Not to insult my sister or my wife but the fretting and work of an archery deer hunter supersedes that of them getting the house ready for the up-coming holidays.
We're not talking about lugging down last year's tired displays of Santa Claus, Thomas Kincade's collectors' Christmas village buildings nor endless strings of LED lights and fake evergreen vines.
Nope. Many (Or most) archery deer hunters began their preparation way back in the summer when mosquitoes ruled the forest and last year's miss on a trophy buck is a sore – but fading memory.
Cranked up by mid-August was one of three electronic game feeders followed two weeks later by the second and two weeks after that by the third.
A check of necessary equipment was made, pop-up hub blinds installed in their proper positions, and crossbows examined for zero at the shooting range.
Good thing, too, since one of the two Horton crossbows was shooting one foot high and about the same to starboard at the paper target set at 15 yards.
Some dialing-in was necessary though the first crossbow – a Horton Vision – was fine-tuned by only the third shot.
Not to be forgotten was the placement of trail cameras at each of the three hunting venues; fairly represented by single sites in Lake, Geauga and Ashtabula counties.
Letting the trail cameras “soak” for several days at a time their respective SD cards would be removed and then installed into a digital camera and examined for any deer activity.
Alas, of the three cameras one recorded no deer on the first nor the second inspection while another camera repeatedly was being tripped by a pair of does but mostly after dark and never in the morning.
As for the third trail camera that one showed both good early morning and late afternoon activity at the feeder, the problem being the images appeared to show the same two does and the same two fawns. One of which still possessed the ever-so-slowly-fading fading spots of a young animal.
That fawn deer will be off limits until well into the season and likely its momma as well.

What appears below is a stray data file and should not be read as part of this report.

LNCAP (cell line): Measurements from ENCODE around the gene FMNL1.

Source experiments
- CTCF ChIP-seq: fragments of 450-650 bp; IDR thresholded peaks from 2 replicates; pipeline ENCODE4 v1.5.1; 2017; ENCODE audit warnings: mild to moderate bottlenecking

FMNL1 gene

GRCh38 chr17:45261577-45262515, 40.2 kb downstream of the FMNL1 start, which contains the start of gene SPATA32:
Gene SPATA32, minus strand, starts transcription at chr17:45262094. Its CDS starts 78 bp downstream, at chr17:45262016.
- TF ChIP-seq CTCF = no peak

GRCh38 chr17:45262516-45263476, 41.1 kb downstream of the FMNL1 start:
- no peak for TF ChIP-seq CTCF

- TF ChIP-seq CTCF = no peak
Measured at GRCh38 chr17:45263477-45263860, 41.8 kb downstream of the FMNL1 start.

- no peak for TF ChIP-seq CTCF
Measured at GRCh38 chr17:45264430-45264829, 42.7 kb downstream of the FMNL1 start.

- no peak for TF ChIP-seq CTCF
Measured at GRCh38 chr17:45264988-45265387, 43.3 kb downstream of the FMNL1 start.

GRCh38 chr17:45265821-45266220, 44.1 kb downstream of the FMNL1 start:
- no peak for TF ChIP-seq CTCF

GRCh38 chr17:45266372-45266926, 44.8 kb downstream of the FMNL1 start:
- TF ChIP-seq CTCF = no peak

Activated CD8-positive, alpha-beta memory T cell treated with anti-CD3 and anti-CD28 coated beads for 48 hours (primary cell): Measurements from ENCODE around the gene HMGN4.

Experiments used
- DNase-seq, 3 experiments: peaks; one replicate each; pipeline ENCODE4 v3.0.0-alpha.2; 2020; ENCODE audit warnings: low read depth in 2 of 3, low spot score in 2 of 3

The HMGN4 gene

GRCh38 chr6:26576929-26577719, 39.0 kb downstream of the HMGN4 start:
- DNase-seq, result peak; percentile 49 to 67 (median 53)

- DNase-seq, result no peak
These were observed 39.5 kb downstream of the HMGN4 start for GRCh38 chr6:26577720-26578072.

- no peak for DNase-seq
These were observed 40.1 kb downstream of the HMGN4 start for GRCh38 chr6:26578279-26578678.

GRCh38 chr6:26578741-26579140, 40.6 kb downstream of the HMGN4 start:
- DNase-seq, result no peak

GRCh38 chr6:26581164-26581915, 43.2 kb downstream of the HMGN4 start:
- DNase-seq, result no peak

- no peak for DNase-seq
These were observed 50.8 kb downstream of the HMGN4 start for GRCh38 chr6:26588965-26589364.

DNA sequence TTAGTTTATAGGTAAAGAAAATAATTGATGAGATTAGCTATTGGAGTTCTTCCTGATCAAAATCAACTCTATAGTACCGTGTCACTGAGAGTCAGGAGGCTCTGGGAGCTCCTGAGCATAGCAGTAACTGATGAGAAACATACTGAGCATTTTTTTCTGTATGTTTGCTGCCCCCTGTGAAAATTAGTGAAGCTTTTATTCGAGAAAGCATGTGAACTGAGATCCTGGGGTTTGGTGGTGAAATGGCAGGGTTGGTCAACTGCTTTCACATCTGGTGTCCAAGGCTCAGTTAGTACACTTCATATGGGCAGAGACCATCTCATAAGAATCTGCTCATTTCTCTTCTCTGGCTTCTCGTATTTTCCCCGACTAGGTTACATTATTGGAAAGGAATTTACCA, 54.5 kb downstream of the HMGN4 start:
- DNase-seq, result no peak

Along the way has been purchased numerous 50-pound sacks of corn with many, many more sacks yet to be bought before the season ends the first Sunday in February.
All of which is just the beginning, of course. Added to the blinds were the required chairs, water bottles, plastic urinals (yep, you read that correctly), the placement of thermometers at each location, second-grade apples added to supplement the corn, mineral blocks strategically placed, the double-checking of pre-sighted objects with a laser range-finder, the purchase of extra Thermacell insect repellent and butane fuel bottles, and a host of other chores intended to get the shooting centers primed and ready.
At home there's been the slow but steady work of fueling the hunting backpack designed to carry the required truck used by me during the archer deer-hunting season.
Stoked so far into the backpack has gone three (yes, three) field-dressing knives, a breast splitter, a must-carry copy of Ohio's current hunting law digest, the latest copy of the NRA's “American Hunter” magazine for reading material, a never-yet-used compass, and a back-up camouflaged face mask.
Yet to be added is that Thermacell mosquito-repelling device though I did toss in a different kind of bug-chasing tool that I bought for a song and a dance a few days back from Bass Pro Shops' Knoxville, Tenn. Store.
Oh, and I still have to rummage through my storage bins for my black-dyed sweatshirt, hat, gloves and what-not along with a signal whistle, an Earth Scent wafer, compact binoculars, one Zip-Lok bag containing a reasonably well-endowed wad of toilet paper, a back-up crossbow cocking rope, and another Zip-Lok bag containing the material required to complete the check-in procedure should I actually happen to kill a deer any time soon.
I'm sure I'll miss something. I always do including once or twice either a quiver of arrows or even the actual crossbow.
Likewise a time or two I've been forced to wear my street shoes or a pair of sneakers because my hunting boots were at home and I didn't have all that much time to hunt after work.
Then again, an archery hunter never can be too careful. There's always that one little piece of “must have” gear that has been gnawing away at your mind and wallet.
Which is why, come to think about it, I have this sudden urge to visit my local Gander Mountain store.
After all, an archery deer hunter can never, ever have enough stuff.
- Jeffrey L. Frischkorn